The new communes affected fall largely in coastal areas in the south or west, as well as mountainous areas of France. A lot of them are popular tourist destinations.
However, the surcharge must be approved by local authorities by a vote first, meaning not all communes that can apply the surcharge necessarily will.
You can read more about the change – as well as find a list of communes affected – here.
Local authorities can also impose a separate surcharge for unfurnished homes (homes that have not been lived in for at least two years from January 1 of that year).
Many communes voted to levy both surcharges for 2024 tax, however these must be voted on each year so the exact list of communes levying each surcharge will change each year.
When is the tax paid?
An avis (statement, or bill) will appear in your personal space on the French tax site in the final quarter of the year. It is also sent in paper form unless you opted out of this.
The exact dates change annually. In 2023, the first bills were available online on November 7.
The avis will indicate how much you have to pay and by when.
Depending on whether you pay the tax in one lump sum or in instalments, the bill may arrive later.
There are several ways to pay, including via a direct online payment, which you can do in your personal personal space on the tax site, using the impots.gouv app, a bank transfer, a cheque or payment at certain tabacs.
Payment in instalments is also possible, up to a certain date.
You can make the request to pay next year’s tax in instalments via your personal space on the French tax site. If you do this before December 15, next year’s payments will begin on January 15.
Once you ask to switch to paying in instalments, all future taxe d’habitation bills will be paid this way and the money will come directly out of your bank account.
Finally, there is the prélèvement à l’échéance option, by which you set up a direct debit to pay your tax in one go. You can still opt for this up to November 30 this year. If you do so, the amount will be taken only on December 27.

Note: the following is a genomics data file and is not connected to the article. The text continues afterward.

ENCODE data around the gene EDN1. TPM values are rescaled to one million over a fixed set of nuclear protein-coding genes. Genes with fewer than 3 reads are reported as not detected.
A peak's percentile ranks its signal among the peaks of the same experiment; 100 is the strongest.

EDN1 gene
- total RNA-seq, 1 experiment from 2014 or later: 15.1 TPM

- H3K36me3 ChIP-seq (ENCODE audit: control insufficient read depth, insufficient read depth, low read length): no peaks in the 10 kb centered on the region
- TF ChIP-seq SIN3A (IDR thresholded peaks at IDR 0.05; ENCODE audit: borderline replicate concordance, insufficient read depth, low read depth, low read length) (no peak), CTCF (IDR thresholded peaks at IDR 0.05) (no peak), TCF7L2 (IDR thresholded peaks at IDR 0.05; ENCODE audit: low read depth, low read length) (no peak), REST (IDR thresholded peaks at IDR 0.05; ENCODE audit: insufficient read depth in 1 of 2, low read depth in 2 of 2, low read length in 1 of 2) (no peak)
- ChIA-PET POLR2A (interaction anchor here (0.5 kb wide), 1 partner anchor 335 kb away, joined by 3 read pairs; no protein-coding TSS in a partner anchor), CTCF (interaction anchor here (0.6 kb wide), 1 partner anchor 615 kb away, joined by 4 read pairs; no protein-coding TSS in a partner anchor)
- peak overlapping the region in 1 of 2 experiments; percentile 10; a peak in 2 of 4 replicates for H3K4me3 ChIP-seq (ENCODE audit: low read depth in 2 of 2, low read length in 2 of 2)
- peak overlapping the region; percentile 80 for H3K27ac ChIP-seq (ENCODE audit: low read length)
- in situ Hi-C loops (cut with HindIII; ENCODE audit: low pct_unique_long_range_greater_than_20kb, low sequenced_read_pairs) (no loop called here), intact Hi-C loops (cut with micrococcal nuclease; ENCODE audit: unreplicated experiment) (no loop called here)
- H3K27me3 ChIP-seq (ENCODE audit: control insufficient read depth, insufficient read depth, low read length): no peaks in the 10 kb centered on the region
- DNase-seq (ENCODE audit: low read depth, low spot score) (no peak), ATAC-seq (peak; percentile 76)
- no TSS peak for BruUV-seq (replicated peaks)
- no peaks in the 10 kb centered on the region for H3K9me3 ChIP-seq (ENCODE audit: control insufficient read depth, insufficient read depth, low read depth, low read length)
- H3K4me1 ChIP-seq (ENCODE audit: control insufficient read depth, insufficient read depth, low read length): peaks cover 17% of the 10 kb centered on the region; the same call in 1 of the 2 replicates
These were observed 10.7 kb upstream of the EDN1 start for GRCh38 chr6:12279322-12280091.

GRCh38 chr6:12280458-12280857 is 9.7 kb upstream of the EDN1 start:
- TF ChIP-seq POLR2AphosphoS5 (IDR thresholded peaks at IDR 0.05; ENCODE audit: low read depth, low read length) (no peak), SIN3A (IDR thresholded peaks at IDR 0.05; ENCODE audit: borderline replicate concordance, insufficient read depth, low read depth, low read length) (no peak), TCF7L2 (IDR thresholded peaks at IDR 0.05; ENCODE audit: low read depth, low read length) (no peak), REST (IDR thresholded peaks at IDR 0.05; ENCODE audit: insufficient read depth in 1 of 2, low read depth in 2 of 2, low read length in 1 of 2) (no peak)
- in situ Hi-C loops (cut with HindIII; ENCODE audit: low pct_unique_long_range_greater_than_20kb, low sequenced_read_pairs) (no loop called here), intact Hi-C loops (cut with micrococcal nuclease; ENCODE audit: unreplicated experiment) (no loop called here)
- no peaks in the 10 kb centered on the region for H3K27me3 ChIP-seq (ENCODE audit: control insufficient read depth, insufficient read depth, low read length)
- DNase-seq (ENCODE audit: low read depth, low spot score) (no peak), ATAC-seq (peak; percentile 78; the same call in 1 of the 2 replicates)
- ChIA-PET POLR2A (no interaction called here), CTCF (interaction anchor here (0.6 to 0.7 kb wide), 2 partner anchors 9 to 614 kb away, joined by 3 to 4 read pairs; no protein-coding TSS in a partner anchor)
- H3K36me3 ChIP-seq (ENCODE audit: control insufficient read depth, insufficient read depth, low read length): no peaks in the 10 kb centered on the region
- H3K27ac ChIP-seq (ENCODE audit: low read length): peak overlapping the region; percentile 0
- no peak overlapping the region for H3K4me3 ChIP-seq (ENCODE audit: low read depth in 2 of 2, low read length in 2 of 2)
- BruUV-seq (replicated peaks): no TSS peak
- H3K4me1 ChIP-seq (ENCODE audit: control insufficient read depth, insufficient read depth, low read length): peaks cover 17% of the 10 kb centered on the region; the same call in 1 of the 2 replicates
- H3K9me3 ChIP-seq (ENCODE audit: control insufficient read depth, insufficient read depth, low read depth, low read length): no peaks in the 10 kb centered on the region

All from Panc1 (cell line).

Are there any exemptions?
No reductions based on financial conditions are possible, although these used to apply when the tax was levied on both main and secondary residences. No age-based exemptions apply either.
Those who only own a holiday home which they only occasionally visit are also not exempt from the tax.
In general, only one exemption exists..
If you have to leave your home to move to a retirement home or other long-term care facility (and thus leave the property vacant and in theory a ‘secondary residence’) because of age or illness, you do not have to pay the tax.
There are also specific exemptions from the surcharge for homes in zone tendues areas mentioned above.
These exemptions include:
Your professional activity being close to your second home and requiring you to live there rather than in your main home (where other family members may live)
The residence is uninhabitable for reasons beyond your control. For example, work is needed to make the home decently habitable
You can also get an exemption from the surcharge if you moved into a care home or long-term care facility, as you can for the main tax.
In all cases, you can apply for the exemption through your personal space on the French tax site (under the Nous contacter button to message the authorities), or at your local centre des Finances Publiques (tax office). You can also send a written letter to your closest one.
In certain areas classed as zones de revitalisation rurales (rural revitalisation zones, or ZRR), chambres d’hôtes and other furnished tourist accommodation lets (meublés de tourisme) are exempt from the tax.
To apply for this exemption, you need to send form N1205-GD to your local tax office by December 31 of the preceding year.